Friday Fun: “Bronze Orientation” Video
I sometimes try to share some light or funny on Fridays to get into the weekend with a laugh.
I want to thank @BrianSJ on Twitter for his tweet pointing me to a hilarious video from a British TV show “That Mitchell and Webb Look.” I've enjoyed clips on YouTube, including the “well, it's not brain surgery” video that's embedded in this post from a few years back:
He appropriately posted the link to the “Bronze Orientation” video in response to my recent post on “resistance to change.”
It's Friday – Bronze Orientation Day https://t.co/CkS4RadXlZ
— BrianSJ (@BrianSJ3) February 9, 2018
Here is the video from YouTube… “it's bronze orientation day” for workers who are happy to stay in the Stone Age.
The chipper says: “I'm so sick of hearing about bronze. Bronze bronze bronze bronze bronze. What's wrong with stone? Does stone not work all of a sudden?”
The bronze orientation guy says: “My message for you… don't be afraid of bronze!”
“Bronze is brilliant! Bronze is your friend. Every day we're finding new uses for bronze…. bronze shoes… and bronze windows!”
“And bronze doesn't even need to be chipped!”
That's not good for, of course, the chipper.
The chipper asks:
“When you say bronze doesn't doesn't need to be chipped… my question is… doesn't it?”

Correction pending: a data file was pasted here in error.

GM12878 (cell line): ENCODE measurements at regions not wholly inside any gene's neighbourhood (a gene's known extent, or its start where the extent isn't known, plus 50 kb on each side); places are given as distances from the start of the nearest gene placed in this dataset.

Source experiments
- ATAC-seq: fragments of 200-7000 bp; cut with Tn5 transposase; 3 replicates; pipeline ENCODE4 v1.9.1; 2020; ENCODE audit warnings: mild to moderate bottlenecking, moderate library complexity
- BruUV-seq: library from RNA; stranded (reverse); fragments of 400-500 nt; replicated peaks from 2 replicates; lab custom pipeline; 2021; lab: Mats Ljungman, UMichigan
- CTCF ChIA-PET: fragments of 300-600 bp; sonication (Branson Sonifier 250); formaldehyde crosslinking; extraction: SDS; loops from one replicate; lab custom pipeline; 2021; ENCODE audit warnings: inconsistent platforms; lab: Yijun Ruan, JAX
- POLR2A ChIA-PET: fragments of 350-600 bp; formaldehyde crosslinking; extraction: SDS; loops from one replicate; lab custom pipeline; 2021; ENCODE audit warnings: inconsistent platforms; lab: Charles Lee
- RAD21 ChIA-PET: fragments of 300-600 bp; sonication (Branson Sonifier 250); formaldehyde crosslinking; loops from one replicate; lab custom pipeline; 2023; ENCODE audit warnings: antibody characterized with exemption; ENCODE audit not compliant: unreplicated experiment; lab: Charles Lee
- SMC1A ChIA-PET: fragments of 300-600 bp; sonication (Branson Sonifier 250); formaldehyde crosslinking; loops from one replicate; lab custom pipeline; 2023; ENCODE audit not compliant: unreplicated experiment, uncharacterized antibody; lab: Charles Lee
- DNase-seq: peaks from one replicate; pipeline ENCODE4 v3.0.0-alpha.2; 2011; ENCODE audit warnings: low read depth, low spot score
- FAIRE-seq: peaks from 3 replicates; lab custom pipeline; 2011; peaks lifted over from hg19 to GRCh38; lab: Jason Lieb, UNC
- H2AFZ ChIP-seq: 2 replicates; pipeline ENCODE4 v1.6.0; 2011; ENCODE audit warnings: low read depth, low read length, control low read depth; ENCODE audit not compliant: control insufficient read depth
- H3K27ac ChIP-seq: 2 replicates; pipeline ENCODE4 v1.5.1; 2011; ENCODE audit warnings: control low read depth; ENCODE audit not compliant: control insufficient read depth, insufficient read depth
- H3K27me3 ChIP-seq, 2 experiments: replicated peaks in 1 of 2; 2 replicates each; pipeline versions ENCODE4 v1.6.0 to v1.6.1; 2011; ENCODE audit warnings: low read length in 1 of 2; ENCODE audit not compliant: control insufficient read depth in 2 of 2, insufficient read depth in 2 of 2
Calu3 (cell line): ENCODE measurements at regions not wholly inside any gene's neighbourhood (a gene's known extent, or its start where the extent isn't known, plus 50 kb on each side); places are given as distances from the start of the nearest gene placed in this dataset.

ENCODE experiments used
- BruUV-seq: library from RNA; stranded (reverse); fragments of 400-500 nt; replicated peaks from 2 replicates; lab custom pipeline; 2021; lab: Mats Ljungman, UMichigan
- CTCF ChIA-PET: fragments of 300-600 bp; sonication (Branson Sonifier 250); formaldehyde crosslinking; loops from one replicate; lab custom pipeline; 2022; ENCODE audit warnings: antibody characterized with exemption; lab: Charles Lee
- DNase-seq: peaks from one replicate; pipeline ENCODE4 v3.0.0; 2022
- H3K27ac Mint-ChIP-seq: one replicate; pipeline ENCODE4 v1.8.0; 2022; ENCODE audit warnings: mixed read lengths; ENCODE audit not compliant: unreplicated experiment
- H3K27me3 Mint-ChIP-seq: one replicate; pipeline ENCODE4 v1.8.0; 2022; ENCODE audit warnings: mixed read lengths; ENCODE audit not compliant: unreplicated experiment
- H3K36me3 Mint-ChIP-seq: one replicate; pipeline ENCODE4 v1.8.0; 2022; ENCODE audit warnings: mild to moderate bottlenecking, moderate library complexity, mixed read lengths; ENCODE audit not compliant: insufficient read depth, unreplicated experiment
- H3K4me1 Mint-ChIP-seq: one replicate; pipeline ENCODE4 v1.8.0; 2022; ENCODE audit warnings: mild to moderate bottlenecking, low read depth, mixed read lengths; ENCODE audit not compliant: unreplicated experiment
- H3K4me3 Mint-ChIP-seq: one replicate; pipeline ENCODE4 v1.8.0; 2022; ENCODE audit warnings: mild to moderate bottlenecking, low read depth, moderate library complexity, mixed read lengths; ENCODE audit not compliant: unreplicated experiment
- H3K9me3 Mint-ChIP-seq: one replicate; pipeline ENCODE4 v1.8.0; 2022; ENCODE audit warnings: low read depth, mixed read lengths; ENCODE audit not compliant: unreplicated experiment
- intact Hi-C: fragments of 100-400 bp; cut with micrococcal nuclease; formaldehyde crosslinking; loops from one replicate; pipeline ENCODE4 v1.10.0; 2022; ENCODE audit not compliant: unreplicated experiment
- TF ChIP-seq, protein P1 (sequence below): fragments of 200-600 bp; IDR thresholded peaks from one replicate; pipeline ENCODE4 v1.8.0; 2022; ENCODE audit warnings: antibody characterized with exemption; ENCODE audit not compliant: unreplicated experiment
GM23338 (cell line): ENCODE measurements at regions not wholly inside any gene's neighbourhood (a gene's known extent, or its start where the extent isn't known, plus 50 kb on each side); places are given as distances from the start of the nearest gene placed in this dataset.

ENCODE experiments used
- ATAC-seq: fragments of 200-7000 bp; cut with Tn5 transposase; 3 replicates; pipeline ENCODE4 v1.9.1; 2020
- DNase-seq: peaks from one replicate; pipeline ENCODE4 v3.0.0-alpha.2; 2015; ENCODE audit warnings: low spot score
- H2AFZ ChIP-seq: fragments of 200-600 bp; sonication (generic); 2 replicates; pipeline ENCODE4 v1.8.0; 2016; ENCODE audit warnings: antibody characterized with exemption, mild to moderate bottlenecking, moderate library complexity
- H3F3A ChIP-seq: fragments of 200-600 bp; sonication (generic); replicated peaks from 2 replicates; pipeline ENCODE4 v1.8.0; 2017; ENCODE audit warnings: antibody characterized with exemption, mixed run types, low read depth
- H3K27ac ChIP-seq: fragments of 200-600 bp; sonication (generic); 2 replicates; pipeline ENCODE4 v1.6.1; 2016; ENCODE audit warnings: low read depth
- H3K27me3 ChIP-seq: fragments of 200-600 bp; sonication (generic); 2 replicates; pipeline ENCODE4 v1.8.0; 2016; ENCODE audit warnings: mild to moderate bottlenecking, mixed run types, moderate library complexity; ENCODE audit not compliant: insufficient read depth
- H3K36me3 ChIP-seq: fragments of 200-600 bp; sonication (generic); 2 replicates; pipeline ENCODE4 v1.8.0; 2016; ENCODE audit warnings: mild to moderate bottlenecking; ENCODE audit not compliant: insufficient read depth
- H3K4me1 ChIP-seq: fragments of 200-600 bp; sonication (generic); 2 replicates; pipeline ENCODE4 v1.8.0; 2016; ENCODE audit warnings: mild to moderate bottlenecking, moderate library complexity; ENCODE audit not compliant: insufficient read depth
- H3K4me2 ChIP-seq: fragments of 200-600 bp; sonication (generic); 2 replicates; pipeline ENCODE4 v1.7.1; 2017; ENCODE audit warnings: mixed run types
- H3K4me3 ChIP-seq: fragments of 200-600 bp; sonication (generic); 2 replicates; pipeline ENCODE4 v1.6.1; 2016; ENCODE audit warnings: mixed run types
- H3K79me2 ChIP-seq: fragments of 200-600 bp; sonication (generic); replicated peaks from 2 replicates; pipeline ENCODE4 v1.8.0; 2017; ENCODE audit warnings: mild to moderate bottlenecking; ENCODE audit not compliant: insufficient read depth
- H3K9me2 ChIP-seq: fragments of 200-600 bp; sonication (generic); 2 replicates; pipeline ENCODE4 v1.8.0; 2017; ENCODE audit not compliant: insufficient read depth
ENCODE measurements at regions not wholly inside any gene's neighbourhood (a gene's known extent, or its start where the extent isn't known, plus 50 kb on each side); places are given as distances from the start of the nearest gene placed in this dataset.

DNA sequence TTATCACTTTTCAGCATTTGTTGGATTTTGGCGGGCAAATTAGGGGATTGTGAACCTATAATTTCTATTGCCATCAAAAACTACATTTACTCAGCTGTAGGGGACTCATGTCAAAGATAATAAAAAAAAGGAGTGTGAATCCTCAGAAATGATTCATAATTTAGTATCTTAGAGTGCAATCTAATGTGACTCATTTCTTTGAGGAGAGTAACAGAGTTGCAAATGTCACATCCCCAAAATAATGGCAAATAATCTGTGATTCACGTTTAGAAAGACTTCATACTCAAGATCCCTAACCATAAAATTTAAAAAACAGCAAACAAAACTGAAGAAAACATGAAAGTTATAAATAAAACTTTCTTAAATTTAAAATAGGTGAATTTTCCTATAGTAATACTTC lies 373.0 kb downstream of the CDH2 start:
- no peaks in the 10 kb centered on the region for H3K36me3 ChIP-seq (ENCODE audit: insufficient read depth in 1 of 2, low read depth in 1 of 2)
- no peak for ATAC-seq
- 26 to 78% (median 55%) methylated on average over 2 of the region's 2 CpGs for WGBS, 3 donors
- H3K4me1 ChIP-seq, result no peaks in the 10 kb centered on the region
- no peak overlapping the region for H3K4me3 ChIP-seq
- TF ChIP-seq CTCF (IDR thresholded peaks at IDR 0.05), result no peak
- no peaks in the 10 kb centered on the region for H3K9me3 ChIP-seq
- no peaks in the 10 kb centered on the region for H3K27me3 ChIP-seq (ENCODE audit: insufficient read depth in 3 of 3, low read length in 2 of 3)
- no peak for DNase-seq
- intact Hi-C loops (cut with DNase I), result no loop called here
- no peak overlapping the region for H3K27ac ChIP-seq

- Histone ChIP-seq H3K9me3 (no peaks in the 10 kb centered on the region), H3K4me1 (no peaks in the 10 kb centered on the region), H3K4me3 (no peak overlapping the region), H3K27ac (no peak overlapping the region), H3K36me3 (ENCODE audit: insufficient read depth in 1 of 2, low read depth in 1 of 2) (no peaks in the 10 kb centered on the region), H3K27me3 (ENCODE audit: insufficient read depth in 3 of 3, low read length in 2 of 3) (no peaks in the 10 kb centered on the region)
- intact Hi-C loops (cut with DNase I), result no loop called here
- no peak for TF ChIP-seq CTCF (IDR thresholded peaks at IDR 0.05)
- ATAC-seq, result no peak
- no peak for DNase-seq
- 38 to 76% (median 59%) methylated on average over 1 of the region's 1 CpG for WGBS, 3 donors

The bronze guy says: “Well, I'm not going to lie to you: chippers are going to go the way of the saber-toothed tiger. Have you thought about re-training as a smelter?”
The chipper says: “No, I haven't. Smelting might be fine for the lads, but I'm not a smelter.”
He asks why his tribe can't just continue with stone axes. The response:
“Because the tribes with the bronze axes will kill you. And then take your stone axes. And then throw them away. Because they're rubbish.”
Do we sometimes make the same mistakes when introducing “Lean” to people?
Looking back, I can think of times when I've been guilty of overenthusiastically introducing Lean to a room full of people who didn't share my excitement. I've tried to get better with change management over time, including focusing on the why instead of the what and the how.
Does the same thing happen with new technologies like EMR/EHR systems? The “medical records” department in a hospital would react like “the chipper” in that video, right?
Even when introduced to something new that's logically positive, people are going to struggle with change. That's why we need to be empathetic and work with them. Engaging them is a better approach than labeling them as “resistance to change.” I kept expecting to hear that phrase in the sketch.
What do you think? Please scroll down (or click) to post a comment. Or please share the post with your thoughts on LinkedIn.
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